BEH gets EBRD’s financial backing to help with energy market liberalization
Bulgaria August 14, 2018
State-owned energy company Bulgarian Energy Holding (BEH) has secured a EUR 100 million investment from the European Bank for Reconstruction and Development (EBRD) in its seven-year EUR 550 million bond issuance to refinance an earlier bond under better terms, in what will improve its financial structure and is expected to help with the country’s energy market liberalization.
According to analysts, the energy market liberalization in Bulgaria has been stalled over factors such as the need for BEH to finance major investments in the energy sector. The EBRD’s involvement will help restructure the company’s balance sheet and improve the long-term financial sustainability of Bulgaria’s power sector, the EBRD said.
As part of the current and previous BEH bond purchase by the EBRD, which took place in 2016, the EBRD and the Bulgarian government have been cooperating on a Bulgaria-Energy Sector Regulatory Development Program which aims to help with market liberalization in line with recent changes in the energy legislation, also partially facilitated by the EBRD.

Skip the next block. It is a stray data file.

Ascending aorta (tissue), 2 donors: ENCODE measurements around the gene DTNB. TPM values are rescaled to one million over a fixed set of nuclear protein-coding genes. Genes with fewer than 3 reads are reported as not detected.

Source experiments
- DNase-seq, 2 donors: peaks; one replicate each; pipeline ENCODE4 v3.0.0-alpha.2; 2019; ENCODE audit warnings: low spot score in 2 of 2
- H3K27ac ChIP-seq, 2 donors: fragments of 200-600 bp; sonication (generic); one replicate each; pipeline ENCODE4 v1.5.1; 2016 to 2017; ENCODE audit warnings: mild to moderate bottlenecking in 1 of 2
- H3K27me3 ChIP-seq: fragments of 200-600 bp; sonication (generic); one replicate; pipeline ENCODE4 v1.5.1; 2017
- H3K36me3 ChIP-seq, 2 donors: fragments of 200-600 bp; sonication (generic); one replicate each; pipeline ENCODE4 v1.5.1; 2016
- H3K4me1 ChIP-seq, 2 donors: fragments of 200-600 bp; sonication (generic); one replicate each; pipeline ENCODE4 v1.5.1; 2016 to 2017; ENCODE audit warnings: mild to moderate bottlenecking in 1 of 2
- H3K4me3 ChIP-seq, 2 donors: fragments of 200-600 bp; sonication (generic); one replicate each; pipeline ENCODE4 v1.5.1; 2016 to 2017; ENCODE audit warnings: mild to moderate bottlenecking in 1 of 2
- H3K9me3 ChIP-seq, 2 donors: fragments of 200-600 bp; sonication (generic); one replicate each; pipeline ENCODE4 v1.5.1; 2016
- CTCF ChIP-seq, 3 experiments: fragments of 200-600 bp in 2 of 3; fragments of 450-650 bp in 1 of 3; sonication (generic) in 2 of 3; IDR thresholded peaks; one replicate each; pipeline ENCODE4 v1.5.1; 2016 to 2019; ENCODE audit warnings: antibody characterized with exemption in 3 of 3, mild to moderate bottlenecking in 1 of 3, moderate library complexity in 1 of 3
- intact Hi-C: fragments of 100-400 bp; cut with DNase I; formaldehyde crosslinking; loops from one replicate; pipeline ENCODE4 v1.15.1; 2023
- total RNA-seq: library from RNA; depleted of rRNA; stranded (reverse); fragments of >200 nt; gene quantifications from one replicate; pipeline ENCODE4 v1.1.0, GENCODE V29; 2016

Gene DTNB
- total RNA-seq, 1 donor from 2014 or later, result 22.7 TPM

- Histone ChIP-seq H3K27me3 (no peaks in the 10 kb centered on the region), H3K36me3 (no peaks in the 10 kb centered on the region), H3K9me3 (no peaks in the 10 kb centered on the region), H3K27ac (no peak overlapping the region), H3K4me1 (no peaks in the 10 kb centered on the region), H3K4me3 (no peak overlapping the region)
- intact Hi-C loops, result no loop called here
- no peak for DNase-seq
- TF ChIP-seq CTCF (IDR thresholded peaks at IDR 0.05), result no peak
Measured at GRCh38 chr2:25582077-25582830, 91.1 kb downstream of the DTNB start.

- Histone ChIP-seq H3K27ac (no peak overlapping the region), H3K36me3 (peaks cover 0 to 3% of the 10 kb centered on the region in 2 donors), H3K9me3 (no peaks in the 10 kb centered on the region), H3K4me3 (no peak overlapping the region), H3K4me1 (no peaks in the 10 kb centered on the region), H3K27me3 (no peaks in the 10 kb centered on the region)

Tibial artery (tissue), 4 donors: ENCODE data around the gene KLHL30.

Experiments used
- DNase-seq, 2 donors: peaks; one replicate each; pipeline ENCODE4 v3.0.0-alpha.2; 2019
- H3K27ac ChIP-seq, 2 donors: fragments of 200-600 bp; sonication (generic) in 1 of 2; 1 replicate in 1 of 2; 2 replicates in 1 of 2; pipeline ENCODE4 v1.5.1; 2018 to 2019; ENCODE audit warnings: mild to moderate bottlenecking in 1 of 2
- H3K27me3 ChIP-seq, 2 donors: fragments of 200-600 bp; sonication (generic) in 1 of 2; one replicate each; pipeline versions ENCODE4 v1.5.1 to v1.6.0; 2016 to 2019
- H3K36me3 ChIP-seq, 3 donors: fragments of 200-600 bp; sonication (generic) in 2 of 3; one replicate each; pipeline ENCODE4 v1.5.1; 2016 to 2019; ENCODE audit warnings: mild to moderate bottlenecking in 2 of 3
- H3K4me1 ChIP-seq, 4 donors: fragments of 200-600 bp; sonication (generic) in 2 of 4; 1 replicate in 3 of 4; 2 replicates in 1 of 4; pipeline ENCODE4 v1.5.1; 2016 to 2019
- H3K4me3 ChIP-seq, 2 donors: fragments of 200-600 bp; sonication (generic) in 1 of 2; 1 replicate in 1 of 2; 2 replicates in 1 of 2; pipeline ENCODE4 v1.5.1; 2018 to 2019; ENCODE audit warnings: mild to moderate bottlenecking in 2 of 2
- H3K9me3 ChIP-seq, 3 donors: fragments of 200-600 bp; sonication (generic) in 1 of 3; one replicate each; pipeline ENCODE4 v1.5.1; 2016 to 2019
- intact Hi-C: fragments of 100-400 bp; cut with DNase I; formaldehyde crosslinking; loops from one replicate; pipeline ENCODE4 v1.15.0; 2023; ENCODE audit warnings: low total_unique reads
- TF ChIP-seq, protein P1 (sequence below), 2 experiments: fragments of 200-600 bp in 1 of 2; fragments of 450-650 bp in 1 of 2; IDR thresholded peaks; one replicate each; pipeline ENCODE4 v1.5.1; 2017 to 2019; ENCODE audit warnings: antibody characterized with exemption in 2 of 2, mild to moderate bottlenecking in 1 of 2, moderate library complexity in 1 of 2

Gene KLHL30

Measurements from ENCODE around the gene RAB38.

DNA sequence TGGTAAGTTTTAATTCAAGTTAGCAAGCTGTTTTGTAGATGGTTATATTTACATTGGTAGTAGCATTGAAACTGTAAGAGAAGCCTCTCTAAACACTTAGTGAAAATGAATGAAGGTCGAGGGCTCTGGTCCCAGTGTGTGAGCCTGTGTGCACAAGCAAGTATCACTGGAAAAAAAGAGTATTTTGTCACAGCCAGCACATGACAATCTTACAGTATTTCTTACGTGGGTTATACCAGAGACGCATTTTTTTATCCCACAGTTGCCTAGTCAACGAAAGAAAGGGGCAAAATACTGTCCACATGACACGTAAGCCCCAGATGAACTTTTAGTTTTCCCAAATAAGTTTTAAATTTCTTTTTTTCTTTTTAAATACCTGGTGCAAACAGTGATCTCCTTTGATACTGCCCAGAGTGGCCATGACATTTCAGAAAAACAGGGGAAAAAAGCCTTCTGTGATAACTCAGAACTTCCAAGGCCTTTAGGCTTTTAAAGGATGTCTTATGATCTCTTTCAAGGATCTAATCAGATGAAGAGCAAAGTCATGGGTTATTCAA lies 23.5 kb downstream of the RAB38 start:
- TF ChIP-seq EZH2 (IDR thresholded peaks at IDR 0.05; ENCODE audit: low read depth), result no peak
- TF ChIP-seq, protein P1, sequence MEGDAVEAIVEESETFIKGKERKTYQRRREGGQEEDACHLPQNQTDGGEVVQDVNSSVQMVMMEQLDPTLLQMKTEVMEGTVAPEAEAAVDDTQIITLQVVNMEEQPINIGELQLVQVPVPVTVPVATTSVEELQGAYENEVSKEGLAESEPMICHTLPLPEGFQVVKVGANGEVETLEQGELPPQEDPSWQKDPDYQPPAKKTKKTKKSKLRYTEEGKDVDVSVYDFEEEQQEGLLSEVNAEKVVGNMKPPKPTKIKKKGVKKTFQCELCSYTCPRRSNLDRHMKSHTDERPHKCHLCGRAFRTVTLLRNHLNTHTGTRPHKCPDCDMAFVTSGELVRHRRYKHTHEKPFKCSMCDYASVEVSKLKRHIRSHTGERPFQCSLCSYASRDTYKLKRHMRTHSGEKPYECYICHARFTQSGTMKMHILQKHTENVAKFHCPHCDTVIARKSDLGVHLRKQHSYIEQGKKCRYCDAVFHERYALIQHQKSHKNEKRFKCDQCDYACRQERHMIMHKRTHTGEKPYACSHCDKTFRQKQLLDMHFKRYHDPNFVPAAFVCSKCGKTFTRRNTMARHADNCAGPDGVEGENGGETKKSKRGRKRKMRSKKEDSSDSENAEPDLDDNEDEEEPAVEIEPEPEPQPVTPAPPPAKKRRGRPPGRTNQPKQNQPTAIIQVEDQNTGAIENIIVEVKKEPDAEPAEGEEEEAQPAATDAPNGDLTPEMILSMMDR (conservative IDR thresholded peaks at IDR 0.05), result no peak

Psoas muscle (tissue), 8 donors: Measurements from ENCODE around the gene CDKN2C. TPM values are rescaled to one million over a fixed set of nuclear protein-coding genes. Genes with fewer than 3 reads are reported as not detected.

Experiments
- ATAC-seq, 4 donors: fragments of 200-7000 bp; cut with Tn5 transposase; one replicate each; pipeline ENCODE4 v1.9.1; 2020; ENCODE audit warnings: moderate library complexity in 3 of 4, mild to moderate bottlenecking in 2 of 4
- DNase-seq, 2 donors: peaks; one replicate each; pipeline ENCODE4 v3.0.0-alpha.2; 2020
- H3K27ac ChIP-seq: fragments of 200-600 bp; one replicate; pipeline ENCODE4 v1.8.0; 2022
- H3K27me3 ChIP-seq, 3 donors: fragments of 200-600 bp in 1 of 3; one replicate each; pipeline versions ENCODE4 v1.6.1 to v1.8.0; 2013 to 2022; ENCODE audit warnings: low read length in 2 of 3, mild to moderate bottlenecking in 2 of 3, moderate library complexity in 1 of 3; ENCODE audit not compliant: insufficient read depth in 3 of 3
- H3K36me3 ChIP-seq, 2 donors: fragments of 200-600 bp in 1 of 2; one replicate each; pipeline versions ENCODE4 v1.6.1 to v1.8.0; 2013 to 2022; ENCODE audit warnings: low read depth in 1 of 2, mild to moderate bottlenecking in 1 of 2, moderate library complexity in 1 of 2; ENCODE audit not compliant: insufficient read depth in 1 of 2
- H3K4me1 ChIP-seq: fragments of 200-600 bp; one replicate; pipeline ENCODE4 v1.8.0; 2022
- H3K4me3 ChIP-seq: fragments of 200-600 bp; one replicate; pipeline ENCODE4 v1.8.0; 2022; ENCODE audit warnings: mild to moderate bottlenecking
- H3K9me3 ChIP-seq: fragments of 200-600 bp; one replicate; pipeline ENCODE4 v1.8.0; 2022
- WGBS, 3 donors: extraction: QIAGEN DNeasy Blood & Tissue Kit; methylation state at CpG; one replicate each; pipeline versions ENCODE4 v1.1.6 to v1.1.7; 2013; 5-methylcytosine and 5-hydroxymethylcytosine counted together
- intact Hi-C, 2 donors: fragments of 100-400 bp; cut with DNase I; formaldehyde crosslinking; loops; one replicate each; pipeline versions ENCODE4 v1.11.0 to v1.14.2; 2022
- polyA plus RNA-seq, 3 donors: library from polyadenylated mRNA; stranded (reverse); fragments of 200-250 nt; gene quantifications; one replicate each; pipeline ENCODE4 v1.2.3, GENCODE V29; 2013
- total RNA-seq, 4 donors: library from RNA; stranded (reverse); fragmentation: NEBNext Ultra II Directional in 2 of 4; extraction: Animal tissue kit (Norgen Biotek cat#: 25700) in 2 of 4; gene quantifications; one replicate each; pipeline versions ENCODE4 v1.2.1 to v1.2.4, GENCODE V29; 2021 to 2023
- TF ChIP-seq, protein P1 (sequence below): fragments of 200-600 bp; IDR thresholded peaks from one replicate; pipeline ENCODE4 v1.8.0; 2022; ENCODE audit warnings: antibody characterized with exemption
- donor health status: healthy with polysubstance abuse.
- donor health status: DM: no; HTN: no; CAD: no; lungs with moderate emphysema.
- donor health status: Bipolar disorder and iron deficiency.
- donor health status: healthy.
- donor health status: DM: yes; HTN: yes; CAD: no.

BEH controls the country’s major energy assets, including the public suppliers of electricity and gas. Together with its key subsidiary, Natsionalna Elektricheska Kompania (NEK), BEH produces about 60% of the country’s electricity.
BEH’s long-term stability is fundamental to ensuring the continued progress of Bulgarian energy market reforms, the EBRD said, adding that its participation in the issuance is expected to further entrench its role as a key partner for the authorities, strengthening its impact in the second phase of the Energy Sector Regulatory Development Program.
In the first half of 2018, NEK reported a BGN 74 million (EUR 37.8 million) net loss, announcing that as a result of poor financial results, it does not plan to continue financing several investments, including the Upper Arda cascade, the Mesta cascade, and several smaller projects, in the next five years.